Israel is seeing a spike in aliyah, with more people interested in moving to the Jewish state compared to previous years. But with COVID-19 wreaking havoc across the world, it has become more difficult to get through the process and once in the Jewish state, whole families are required to sequester in a hotel for two weeks. Welcome to aliyah 2020!
According to Yael Katsman, vice president of public relations and communications at Nefesh B’Nefesh, “Aliyah is continuing, and we are seeing a massive spike in interest in the number of applications.”
Katsman noted that compared to previous years, this August there was a more than 200 percent increase in applications. The top three states from which people seek to make aliyah are New York, California and New Jersey.
“We’ve had almost 1,000 people coming in this summer,” she told JNS.
“Israel’s gates are open to olim. It’s just a question of getting the paperwork in order,” she added.
And herein lies the problem.
The global coronavirus pandemic has wreaked havoc on bureaucratic systems since offices are shut and workers are staying home. This means that the process to make aliyah, which requires no shortage of paperwork, signatures and official stamps, has essentially slowed to a crawl.
To make matters worse, Israel requires an apostille — a form of authentication for use in countries that participate in the Hague Convention of 1961 — for documents such as birth certificates, personal status documentation, adoption papers and criminal background checks.
While there are companies that provide services helping individuals with getting documents authenticated with apostilles, a large part of the problem is that they must be issued by a federal office in America, and such offices not working to full capacity.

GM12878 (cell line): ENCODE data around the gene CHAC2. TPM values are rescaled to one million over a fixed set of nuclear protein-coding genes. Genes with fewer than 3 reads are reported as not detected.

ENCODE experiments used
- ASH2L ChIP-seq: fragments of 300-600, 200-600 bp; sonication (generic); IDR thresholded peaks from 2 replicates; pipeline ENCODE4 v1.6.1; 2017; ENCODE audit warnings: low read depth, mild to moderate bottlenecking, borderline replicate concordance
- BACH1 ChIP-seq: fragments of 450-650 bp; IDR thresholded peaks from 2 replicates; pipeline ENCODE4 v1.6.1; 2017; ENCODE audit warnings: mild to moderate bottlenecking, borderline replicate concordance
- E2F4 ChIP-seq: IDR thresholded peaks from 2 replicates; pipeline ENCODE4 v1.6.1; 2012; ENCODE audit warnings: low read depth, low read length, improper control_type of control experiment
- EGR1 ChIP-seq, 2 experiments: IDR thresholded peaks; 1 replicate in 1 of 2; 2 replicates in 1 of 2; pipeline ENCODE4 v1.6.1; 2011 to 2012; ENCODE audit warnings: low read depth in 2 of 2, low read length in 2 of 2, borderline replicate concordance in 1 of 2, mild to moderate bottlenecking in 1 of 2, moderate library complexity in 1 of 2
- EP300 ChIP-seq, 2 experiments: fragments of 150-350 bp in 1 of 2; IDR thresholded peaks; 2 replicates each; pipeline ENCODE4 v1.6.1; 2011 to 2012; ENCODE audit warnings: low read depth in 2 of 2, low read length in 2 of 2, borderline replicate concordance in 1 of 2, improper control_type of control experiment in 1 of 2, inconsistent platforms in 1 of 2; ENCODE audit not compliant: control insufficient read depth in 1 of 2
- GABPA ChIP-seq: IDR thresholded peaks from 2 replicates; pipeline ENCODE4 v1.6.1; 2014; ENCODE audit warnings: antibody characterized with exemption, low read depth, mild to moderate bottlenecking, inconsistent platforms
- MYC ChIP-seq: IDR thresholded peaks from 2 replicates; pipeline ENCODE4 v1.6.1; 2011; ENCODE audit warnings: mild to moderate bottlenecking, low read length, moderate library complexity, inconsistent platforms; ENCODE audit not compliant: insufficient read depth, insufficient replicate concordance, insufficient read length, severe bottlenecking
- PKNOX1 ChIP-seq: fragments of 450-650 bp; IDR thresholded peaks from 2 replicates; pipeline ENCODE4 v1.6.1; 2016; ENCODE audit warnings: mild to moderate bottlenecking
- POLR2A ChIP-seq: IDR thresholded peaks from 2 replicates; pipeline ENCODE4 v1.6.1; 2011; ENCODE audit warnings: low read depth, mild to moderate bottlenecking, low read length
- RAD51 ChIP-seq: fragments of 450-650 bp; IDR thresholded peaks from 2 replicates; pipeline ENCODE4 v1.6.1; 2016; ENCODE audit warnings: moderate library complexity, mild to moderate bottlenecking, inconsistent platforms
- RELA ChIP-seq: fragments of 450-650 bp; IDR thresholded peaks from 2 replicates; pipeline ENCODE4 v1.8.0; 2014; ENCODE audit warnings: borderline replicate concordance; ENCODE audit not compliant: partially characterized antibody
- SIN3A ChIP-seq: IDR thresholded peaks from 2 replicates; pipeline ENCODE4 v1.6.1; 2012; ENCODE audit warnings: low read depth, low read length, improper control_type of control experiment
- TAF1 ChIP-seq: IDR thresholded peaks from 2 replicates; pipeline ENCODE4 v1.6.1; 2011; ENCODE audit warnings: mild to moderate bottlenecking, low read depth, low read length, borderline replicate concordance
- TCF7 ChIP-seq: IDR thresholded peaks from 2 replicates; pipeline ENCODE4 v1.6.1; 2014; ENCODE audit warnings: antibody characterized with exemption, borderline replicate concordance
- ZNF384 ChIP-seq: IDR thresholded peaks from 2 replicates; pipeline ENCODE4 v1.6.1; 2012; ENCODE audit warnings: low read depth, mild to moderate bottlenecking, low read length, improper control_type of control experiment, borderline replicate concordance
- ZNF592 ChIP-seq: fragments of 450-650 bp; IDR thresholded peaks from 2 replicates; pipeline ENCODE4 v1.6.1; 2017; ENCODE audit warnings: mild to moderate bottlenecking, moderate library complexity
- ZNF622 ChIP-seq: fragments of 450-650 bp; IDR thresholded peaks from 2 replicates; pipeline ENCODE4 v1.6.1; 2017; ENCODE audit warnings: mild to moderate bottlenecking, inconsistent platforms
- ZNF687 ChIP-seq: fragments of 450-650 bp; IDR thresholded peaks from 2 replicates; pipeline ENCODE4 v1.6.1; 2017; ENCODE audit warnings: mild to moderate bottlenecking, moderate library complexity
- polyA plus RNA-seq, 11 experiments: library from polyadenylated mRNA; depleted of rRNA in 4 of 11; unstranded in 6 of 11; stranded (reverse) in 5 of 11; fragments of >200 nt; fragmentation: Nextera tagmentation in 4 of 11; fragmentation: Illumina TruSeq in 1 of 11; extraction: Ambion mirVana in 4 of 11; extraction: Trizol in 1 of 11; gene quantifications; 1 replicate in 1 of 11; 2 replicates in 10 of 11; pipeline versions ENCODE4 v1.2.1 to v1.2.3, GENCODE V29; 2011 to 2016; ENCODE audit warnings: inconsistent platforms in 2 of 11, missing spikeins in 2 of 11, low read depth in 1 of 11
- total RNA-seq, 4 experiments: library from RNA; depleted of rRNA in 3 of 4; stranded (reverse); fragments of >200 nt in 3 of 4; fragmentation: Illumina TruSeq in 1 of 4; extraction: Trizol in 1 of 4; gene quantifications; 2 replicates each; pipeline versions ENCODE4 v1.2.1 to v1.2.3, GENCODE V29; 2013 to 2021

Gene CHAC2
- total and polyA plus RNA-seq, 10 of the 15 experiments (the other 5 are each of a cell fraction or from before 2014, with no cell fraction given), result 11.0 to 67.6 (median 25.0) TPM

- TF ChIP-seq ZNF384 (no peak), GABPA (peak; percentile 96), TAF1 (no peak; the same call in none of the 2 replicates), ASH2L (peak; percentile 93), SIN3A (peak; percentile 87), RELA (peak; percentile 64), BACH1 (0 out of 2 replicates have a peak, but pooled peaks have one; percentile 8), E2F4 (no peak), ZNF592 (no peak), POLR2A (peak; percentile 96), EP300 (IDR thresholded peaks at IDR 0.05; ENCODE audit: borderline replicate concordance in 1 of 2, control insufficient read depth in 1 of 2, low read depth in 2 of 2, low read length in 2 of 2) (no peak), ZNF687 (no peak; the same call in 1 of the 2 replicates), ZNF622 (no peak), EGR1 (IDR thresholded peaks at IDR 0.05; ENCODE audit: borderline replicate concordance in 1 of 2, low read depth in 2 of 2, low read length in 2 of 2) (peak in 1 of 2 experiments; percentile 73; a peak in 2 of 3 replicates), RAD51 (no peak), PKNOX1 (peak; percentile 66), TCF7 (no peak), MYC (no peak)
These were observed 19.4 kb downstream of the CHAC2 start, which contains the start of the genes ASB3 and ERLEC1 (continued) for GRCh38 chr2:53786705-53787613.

“We are doing the best we can to help process everyone,” Katsman said.
Knesset member Michal Cotler-Wunsh of the Blue and White Party told JNS that with regard to apostilles, “the specific holdup comes from an important effort on Israel’s part to ensure those that are making Aliyah are not known offenders in their countries of origin who are attempting to move to Israel.”
“The problem is primarily affecting individuals making Aliyah from the US, where the apostille must come from Washington, and due to COVID-19, this office is functioning on extremely limited capacity,” she said.
“Given the imperative to protect all its citizens, Israel cannot simply ease the apostille restriction; however, we are looking into creative solutions to ameliorate the backlog in the system due to COVID-19,” said Cotler-Wunsh. “These include looking at bilateral efforts between the US and Israeli governments to streamline the apostille process, or allowing individuals to move to Israel on visas and finish the aliyah process while already in the country.”
Once the Aliyah process is complete, olim must isolate for two weeks after landing in Israel. What was once a day of immense joy and emotion has become a dreaded period that lacks the celebratory atmosphere that usually greets new arrivals.
But Cotler-Wunsh, a member of the Knesset Immigration and Integration Committee, said she has made efforts in this area as well in order to help olim acclimate to their new reality.
Indeed, on Sept. 1, the first day of school, she visited those being released from their two-week quarantine in hotels to welcome them and to speak to the new students joining classrooms around Israel for the first time.
“The Jewish Agency, IDF’s Home Front Command unit, and hotel staff are playing such an important role in supporting olim during this unique and challenging” time, she said, adding that “it was important that I speak to each of them about the support they need and my responsibility as a voice for olim in the Knesset.”